A successful Performance Assurance program should begin early and continue throughout the project life cycle. For systems development, this is especially true; Figure 1 illustrates why. The cost of making a change to a system increases dramatically with time. On the other hand, the uncertainty of how a system will function and perform decreases with time; in the early stages of a project, uncertainty can be quite high. Without Performance Assurance, much of the early phase of system design is “guesswork,” increasing the chances of needing to make costly changes later in the development life cycle. Performance Assurance reduces uncertainty, allowing necessary changes to be implemented early or eliminating the need for a change altogether.
Determining the need for changes early pays handsomely. Making a change during the design phase is vastly simpler than making a change during development; re-designing a system on paper is always much easier than re-designing one in the data center. If hardware and software have already been purchased, there is less latitude in what can be done to correct a problem. Furthermore, as in Figure 3, the later a problem is found, the more costly it is to fix.
Figure 3 The Benefits of Performance Assurance
Late stage changes and fixes are costly for many reasons. The further into development, the more there is to repair if a flaw appears. Database tables, stored procedures and triggers, code routines, GUI windows and much more could all be impacted by a single change. Worse, if the system fails or needs modification during the production phase, the cost of downtime—not to mention lost business, customers, or reputation—must be factored into the cost of a fix.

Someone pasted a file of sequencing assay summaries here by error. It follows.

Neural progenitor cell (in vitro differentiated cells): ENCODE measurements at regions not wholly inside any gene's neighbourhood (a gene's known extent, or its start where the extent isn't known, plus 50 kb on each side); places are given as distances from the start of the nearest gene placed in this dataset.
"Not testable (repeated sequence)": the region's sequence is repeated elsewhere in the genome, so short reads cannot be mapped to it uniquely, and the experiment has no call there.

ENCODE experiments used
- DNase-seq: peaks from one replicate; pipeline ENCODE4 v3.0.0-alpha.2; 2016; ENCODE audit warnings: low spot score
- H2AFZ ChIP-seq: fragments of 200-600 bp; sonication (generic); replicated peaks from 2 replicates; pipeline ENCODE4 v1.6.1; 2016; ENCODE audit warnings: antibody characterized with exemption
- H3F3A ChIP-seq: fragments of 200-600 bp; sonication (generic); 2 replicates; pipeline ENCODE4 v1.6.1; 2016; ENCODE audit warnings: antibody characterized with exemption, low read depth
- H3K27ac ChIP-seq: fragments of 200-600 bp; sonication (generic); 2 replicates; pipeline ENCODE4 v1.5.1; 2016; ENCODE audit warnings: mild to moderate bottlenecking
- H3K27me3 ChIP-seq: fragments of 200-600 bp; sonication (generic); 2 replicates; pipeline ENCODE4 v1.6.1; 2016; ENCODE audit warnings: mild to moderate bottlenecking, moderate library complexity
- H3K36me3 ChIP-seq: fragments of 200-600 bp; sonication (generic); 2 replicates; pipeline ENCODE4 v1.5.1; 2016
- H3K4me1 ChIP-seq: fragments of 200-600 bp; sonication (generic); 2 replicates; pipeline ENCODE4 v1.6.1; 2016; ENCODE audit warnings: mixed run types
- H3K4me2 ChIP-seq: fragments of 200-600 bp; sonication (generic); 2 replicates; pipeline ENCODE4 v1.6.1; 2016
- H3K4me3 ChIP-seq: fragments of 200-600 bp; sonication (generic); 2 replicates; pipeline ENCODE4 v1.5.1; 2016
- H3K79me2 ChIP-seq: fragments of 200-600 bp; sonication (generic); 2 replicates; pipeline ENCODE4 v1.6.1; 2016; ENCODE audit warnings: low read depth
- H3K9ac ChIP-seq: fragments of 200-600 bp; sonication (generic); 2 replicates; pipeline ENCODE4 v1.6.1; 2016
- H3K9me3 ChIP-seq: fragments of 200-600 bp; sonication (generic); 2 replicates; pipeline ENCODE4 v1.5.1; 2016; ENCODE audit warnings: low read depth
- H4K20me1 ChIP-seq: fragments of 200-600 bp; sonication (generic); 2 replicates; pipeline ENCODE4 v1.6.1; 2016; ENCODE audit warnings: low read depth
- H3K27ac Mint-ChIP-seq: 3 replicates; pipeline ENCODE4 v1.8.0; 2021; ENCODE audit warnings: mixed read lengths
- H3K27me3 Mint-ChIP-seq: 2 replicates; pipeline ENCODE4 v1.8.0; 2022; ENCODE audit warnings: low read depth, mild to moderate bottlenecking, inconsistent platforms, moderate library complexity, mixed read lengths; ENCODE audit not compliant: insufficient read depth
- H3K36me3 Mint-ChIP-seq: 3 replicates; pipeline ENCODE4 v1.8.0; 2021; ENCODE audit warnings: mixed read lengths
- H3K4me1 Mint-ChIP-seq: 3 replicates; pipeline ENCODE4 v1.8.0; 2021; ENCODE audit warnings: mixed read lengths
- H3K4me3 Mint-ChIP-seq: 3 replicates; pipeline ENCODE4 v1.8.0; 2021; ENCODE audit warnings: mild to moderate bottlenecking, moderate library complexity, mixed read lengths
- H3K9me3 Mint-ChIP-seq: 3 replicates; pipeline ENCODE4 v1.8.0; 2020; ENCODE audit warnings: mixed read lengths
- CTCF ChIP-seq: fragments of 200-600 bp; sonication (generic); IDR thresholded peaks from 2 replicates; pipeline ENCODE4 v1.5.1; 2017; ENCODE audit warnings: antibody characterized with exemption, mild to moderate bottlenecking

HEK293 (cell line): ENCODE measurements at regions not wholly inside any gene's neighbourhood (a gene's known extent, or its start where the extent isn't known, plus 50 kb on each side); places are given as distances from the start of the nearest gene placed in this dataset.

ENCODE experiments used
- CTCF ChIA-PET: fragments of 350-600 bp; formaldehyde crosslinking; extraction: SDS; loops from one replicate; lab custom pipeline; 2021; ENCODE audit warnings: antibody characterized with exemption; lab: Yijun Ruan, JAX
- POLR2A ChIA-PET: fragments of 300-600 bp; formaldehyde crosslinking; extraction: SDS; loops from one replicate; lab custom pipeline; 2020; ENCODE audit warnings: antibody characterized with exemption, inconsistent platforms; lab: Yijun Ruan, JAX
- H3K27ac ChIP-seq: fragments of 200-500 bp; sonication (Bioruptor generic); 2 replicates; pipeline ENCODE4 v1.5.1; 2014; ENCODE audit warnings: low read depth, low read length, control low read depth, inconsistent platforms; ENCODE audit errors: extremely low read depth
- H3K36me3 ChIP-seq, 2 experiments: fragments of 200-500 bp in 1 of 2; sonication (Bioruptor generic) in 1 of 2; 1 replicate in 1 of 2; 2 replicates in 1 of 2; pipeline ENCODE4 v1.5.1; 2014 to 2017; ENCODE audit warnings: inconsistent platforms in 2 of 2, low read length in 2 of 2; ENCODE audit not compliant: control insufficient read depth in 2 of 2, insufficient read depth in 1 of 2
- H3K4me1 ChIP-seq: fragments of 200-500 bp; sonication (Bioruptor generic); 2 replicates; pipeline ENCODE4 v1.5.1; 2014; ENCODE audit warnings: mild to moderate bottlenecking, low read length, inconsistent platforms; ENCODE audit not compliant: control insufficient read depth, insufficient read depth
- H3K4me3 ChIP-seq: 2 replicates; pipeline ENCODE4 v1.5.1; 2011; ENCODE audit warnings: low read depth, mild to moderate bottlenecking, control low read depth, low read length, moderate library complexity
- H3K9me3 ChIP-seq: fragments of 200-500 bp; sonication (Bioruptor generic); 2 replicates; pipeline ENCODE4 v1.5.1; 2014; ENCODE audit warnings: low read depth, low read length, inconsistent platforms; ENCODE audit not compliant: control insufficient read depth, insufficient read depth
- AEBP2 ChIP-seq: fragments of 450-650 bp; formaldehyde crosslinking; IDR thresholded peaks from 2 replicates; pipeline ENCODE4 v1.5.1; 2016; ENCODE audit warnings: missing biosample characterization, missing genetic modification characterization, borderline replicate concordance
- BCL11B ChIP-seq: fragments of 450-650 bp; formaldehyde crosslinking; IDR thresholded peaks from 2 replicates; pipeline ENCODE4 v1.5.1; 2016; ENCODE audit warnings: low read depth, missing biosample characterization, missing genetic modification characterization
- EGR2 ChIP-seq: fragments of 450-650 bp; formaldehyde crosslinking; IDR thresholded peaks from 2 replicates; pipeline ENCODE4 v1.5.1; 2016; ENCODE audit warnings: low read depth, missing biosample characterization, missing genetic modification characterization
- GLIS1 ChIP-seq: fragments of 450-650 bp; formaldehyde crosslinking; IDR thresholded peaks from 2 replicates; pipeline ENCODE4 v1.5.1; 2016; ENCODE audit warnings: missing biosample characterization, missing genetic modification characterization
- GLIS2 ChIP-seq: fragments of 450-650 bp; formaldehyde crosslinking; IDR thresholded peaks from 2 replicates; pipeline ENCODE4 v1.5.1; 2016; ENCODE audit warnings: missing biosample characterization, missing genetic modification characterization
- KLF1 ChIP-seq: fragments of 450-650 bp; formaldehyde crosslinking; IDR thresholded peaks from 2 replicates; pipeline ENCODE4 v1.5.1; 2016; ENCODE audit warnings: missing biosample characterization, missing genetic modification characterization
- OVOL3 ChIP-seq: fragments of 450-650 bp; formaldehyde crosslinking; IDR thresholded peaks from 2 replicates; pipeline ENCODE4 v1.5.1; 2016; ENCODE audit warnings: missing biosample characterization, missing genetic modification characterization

In short, Performance Assurance applied early can save a great deal of time and money in the long run and boost the overall quality of an information system. But the early stage of a project is not the only time Performance Assurance delivers value.
Applying Performance Assurance throughout the project life cycle, from planning through production, is the key to a successful distributed system. While risk and uncertainty are especially high in the early stages of a project, they never disappear—every addition or modification to a system introduces new risk.
During development, the addition of new features affects existing code and data structures. The sooner bugs and errors are detected, the less costly they are to fix, so new features should be tested as they are added.Likewise, during production, the addition or removal of users, data, hardware, software and networks, and the imposition of new requirements all contribute to the need for continued risk management.
One thought on “Why some people think you don’t need to do performance engineering”
That’s Imperative Post! As in today era performance from every aspect is evaluated which in last bring the targeted goal more effeciently.